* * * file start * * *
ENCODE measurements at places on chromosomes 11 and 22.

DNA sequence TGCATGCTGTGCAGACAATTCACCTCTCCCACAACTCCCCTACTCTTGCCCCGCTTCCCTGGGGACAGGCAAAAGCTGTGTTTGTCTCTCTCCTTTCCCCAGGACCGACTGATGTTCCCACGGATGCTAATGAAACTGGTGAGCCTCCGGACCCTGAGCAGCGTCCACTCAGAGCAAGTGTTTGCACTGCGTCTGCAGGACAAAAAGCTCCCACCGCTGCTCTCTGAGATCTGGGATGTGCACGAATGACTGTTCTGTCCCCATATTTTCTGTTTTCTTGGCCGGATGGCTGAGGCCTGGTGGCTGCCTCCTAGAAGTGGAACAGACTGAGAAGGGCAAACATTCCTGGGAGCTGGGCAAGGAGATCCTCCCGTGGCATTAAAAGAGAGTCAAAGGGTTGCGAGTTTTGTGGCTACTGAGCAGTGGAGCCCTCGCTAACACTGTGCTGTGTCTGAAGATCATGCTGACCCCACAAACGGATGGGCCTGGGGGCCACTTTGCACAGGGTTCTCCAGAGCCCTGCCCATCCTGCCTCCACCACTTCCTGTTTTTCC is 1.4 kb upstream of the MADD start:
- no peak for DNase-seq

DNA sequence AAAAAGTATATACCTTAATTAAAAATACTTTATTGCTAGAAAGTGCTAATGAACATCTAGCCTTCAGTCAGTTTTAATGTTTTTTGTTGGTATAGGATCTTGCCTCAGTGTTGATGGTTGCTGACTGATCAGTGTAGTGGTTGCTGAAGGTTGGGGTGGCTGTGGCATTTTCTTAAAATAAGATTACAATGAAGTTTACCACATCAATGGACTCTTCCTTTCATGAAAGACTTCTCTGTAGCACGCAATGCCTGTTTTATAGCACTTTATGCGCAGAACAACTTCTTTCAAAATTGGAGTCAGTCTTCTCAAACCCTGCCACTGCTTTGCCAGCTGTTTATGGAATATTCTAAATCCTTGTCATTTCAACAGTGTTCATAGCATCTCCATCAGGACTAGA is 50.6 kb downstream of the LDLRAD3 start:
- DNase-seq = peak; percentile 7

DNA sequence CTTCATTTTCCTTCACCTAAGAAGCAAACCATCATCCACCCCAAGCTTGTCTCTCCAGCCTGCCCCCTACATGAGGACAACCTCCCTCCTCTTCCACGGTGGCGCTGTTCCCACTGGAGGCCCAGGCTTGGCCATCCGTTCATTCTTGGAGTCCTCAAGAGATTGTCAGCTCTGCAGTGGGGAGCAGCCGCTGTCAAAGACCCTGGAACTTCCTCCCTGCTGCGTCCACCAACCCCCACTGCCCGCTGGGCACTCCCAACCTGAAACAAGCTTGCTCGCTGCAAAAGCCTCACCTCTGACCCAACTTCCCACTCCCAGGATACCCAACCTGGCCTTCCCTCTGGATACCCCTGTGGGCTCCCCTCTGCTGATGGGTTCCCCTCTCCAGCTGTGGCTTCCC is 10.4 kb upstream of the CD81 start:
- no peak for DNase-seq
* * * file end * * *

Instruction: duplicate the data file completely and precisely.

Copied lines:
ENCODE measurements at places on chromosomes 11 and 22.

DNA sequence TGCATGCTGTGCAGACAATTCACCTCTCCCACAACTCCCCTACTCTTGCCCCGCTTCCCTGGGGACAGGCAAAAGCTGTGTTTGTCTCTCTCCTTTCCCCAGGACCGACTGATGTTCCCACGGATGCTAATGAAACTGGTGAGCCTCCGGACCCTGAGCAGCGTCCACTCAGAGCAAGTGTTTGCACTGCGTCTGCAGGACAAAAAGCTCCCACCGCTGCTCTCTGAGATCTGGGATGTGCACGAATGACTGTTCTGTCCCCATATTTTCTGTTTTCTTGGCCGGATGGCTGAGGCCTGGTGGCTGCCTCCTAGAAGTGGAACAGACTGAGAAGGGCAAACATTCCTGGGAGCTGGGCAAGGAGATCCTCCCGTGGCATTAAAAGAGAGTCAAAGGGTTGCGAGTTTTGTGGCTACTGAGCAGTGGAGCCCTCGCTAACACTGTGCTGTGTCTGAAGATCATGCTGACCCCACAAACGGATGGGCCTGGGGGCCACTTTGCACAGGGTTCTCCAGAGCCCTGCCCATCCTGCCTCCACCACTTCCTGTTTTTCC is 1.4 kb upstream of the MADD start:
- no peak for DNase-seq

DNA sequence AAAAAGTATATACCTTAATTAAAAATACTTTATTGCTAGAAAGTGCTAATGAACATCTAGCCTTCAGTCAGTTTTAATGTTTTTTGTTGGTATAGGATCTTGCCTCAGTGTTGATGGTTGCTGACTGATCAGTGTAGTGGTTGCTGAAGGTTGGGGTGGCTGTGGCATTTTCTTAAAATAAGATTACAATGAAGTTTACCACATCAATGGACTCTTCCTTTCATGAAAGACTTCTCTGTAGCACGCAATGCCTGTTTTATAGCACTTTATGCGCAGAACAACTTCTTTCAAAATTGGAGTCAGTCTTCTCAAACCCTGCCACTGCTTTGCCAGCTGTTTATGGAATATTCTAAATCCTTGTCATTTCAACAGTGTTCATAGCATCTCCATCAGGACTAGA is 50.6 kb downstream of the LDLRAD3 start:
- DNase-seq = peak; percentile 7

DNA sequence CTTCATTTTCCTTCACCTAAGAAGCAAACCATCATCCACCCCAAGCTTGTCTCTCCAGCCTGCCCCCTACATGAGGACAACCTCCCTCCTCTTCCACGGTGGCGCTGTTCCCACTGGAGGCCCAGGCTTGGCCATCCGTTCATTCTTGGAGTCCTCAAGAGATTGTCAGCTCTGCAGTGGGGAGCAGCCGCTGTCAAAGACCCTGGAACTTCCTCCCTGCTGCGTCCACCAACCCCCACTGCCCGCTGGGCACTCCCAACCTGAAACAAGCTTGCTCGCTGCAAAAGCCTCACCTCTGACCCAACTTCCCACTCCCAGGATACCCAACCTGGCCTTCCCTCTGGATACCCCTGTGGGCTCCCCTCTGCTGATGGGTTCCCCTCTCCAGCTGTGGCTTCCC is 10.4 kb upstream of the CD81 start:
- no peak for DNase-seq